Thursday, May 11, 2017

Lessons from Omaha - Part 1

A trip to Omaha, Nebraska, USA is like a pilgrimage. Muslims hope to visit Mecca once in a lifetime. In the olden days, Christians went to Jerusalem on crusades. As value investors, well, we should pay homage to the world's greatest investor - Warren Buffett aka the Oracle of Omaha, by going to Berkshire Hathaway's Annual General Meeting (AGM) for shareholders, maybe as many times as possible before things change.

For the uninitiated - Berkshire Hathaway is Warren Buffett's investment vehicle which was a textile company that he bought 52 years ago. It went bankrupt but he used it to invest in other companies which then became the world's largest conglomerate (4th largest company by market cap). Some people ask is it worth making the 30-hour flight just to see him? What's the value add of doing that? What would he say that would be different from what he had said all these years? Isn't the whole AGM already broadcasted live on the Internet? 

Well, we can always listen to Coldplay on YouTube right? Why do we go to Coldplay's concerts? Why do some die-hard fans fly all over the world to every concert venue to listen to them sing the same songs? It is for the experience. To share the atmosphere with like-minded fans. In a way, the trip to Omaha is like going to a live concert. Actually it's more a pilgrimage. It is very difficult for non-investors to understand despite our best effort to explain. But having really made the trip, I have this to say: the trip is worth every effort and I urge every serious investor reading this to try to go while both of them are still alive. Warren Buffett is 86 and Charlie Munger, his Number Two, is 93.

What's there to do in Omaha besides attending the AGM? Before the trip, I was also quite dumbfounded, would it be just attending the AGM and visit Buffett’s house? I was so wrong. There's so much to do! I would say that it might be worthwhile to stay in Omaha for 5 days or so to fully enjoy the experience. The usual affairs would be just 3 days from Friday to Sunday but in order to fully cover everything, we certainly need more days!

Here's a list of Must-Dos:

1. Shareholders' Shopping Day before Berkshire's AGM
2. Eat at Gorat's Steakhouse (Buffett's favourite restaurant)

Gorat's Steakhouse

3. Visit Nebraska Furniture Mart and Borsheim's (both Berkshire companies)
4. Visit Warren Buffett's house and office
5. Go to Markel's AGM (usually the day after Berkshire's AGM)
6. Visiting Nebraska Crossing Outlets (factory outlet with Coach, Kate Spade, Adidas, Nike, Under Armour, North Face etc)
7. Eat at the various other restaurants (Sullivan's, Red Lobster, Five Guys Burger, 11-Worth Cafe, Orsi's Italian Bakery and Pizzeria etc)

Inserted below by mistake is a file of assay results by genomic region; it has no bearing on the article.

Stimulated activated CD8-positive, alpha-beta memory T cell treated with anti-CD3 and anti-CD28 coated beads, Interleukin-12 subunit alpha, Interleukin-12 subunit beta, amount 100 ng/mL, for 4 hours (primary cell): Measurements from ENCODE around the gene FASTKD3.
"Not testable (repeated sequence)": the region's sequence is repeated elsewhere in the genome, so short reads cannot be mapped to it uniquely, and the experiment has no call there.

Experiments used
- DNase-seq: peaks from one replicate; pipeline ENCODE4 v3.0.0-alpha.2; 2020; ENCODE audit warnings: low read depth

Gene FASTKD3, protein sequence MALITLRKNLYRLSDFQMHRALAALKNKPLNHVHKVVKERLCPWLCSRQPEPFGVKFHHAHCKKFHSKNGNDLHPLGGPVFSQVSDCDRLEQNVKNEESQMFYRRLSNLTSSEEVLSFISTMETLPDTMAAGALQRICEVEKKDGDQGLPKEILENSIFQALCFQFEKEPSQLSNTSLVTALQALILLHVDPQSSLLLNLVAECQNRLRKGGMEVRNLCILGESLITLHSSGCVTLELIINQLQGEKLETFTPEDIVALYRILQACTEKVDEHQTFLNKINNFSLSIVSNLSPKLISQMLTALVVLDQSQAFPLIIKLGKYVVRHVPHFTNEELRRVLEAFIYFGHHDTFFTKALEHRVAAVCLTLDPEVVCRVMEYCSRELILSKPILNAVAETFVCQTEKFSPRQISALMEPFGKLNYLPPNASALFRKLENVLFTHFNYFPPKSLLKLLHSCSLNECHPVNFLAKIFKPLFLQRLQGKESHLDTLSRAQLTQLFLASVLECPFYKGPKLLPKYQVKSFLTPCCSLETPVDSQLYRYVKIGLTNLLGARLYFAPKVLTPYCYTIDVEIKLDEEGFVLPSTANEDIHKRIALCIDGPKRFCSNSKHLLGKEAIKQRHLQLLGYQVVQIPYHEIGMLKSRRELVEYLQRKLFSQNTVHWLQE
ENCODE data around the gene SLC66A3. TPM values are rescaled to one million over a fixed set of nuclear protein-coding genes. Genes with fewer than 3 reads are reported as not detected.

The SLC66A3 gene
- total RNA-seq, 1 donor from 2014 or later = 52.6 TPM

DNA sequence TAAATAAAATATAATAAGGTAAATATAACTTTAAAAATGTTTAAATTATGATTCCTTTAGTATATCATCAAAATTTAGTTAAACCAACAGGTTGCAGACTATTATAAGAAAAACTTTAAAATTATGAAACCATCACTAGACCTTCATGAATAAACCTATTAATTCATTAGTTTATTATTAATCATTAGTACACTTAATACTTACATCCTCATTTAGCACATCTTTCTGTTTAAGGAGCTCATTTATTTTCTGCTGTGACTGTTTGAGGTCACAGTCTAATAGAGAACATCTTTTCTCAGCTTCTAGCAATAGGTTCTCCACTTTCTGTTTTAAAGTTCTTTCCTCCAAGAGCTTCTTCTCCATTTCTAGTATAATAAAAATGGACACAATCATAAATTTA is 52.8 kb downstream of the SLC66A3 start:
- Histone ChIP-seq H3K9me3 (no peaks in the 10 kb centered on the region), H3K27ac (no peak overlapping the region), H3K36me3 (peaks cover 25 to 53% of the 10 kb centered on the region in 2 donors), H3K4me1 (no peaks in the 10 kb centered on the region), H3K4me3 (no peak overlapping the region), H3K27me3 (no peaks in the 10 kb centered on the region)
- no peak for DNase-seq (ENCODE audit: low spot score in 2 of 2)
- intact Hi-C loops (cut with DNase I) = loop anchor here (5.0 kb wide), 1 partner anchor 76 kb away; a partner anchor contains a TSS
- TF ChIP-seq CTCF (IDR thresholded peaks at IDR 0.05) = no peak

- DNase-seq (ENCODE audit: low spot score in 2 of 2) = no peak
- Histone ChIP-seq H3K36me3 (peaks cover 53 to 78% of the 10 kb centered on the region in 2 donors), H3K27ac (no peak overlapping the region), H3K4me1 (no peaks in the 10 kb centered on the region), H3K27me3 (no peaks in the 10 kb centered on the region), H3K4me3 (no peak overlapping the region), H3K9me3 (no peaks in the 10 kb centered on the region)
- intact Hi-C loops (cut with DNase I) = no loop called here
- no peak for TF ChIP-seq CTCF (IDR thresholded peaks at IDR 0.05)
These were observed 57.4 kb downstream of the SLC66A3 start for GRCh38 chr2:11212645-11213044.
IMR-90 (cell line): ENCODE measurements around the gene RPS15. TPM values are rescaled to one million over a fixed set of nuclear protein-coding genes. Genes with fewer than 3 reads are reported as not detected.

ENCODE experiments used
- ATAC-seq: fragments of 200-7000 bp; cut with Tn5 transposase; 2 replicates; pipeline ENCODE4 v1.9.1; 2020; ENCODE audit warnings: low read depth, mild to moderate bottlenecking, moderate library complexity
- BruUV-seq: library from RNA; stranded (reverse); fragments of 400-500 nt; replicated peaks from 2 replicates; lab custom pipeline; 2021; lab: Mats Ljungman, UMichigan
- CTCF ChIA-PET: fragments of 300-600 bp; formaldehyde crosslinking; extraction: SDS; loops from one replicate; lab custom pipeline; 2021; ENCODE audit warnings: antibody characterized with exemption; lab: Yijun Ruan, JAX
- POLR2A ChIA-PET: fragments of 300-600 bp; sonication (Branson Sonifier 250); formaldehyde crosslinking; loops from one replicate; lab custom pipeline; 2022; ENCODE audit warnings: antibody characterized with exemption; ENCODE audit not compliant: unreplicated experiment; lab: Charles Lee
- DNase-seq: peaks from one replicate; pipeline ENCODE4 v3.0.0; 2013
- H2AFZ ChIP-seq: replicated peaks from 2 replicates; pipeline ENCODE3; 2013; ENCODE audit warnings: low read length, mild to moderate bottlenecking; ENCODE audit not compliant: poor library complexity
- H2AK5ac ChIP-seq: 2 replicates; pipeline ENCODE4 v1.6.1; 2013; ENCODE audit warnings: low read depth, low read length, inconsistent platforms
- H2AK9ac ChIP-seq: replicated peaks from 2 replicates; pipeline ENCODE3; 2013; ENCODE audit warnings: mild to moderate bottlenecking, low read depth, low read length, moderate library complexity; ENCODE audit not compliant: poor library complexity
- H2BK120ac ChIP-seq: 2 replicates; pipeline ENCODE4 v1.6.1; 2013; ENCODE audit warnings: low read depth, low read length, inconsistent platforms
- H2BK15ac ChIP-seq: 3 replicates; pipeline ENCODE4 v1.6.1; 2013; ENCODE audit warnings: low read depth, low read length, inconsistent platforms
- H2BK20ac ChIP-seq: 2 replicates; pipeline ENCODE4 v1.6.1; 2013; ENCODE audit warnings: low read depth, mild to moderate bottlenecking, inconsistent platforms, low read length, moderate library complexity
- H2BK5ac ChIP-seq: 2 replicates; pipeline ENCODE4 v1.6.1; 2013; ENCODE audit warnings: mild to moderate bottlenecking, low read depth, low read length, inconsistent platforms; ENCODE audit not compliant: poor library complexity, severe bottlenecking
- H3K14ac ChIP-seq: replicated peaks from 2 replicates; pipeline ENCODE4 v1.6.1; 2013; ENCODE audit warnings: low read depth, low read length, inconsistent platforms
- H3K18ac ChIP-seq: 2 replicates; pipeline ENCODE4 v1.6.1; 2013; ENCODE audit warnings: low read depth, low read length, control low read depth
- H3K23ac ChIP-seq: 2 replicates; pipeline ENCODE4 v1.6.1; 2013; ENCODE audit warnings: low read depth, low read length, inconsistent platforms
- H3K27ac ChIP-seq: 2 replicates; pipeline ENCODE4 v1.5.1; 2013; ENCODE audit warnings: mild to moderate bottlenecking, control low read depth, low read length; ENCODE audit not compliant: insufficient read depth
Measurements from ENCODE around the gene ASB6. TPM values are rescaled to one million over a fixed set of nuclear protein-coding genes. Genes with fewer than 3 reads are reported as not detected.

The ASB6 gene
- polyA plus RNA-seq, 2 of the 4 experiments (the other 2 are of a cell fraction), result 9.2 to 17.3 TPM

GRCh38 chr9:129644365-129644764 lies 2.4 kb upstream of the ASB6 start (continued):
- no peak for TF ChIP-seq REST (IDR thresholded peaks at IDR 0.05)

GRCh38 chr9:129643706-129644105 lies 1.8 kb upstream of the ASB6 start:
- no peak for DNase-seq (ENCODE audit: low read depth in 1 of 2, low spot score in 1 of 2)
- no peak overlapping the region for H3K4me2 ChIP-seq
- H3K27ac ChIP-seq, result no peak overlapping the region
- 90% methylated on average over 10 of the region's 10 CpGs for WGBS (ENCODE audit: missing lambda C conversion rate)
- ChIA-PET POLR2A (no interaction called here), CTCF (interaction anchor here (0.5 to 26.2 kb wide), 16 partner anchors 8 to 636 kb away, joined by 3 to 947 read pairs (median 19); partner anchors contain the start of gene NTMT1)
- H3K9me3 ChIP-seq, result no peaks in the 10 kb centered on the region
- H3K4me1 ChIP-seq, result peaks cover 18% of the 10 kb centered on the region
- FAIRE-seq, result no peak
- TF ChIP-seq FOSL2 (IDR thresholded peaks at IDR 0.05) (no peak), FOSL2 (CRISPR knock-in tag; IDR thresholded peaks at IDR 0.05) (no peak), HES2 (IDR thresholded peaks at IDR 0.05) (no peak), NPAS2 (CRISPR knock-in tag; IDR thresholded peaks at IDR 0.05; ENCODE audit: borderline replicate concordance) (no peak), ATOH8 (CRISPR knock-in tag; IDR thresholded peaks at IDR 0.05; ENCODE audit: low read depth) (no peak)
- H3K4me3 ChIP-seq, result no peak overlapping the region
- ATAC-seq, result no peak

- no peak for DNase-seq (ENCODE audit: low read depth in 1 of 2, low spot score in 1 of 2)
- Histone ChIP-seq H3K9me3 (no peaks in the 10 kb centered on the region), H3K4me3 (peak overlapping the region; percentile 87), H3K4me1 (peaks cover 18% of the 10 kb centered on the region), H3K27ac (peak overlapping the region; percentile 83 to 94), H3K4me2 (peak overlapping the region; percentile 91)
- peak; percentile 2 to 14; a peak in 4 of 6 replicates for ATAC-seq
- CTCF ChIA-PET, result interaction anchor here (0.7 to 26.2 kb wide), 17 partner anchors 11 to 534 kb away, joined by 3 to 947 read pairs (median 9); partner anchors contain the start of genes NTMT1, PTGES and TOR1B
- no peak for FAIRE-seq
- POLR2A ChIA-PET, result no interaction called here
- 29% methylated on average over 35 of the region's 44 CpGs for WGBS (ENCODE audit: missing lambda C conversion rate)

8. Shop at the key US retail shops (Walmart, Target, Best Buy etc)
9. Attend other events surrounding the AGM (there are many, some with high entry fees - the key one being the Value Investing Conference which is a few hundred dollars for a dinner but there are also others which are quite affordable)
10. Last but not least, do the 5km Berkshire Run!

Invest in Yourself!

Ok so what are the lessons we can learn from such a pilgrimage? I would put the investing lessons in the next posts, which are some of their thoughts on technology disruptions, good businesses, the state of the economy etc. In this post, I would like to share some life lessons that he and the other speakers talked about. My favourite quote of the week was actually from Charlie Munger. Charlie is pretty much the all-important Number Two without which Berkshire would never achieve what it had achieved. Much like the trusted advisor and architect like Zhuge Liang of the Three Kingdom, Goh Keng Swee of Singapore and Steve Wozniak of Apple. 

When asked what he admired about Warren Buffett most, he said this (I'm paraphrasing him): "Buffett is very much capable of continuous life long learning. He is a learning machine. Years ago he would never have bought Apple. Yet after learning about its products from his grandchildren, he bought it!” You see, in the past, Warren Buffett never invested in tech stocks because he believed he couldn't read them well enough but he had since bought IBM (and sold some stocks after it languished) and Apple. This proved that Buffett is capable of learning new things and changing his mind and admitting mistakes, learn from them and be a better investor, despite being 86 years old. Now he is saying he regretted never buying Amazon. Maybe he might just buy in 2017?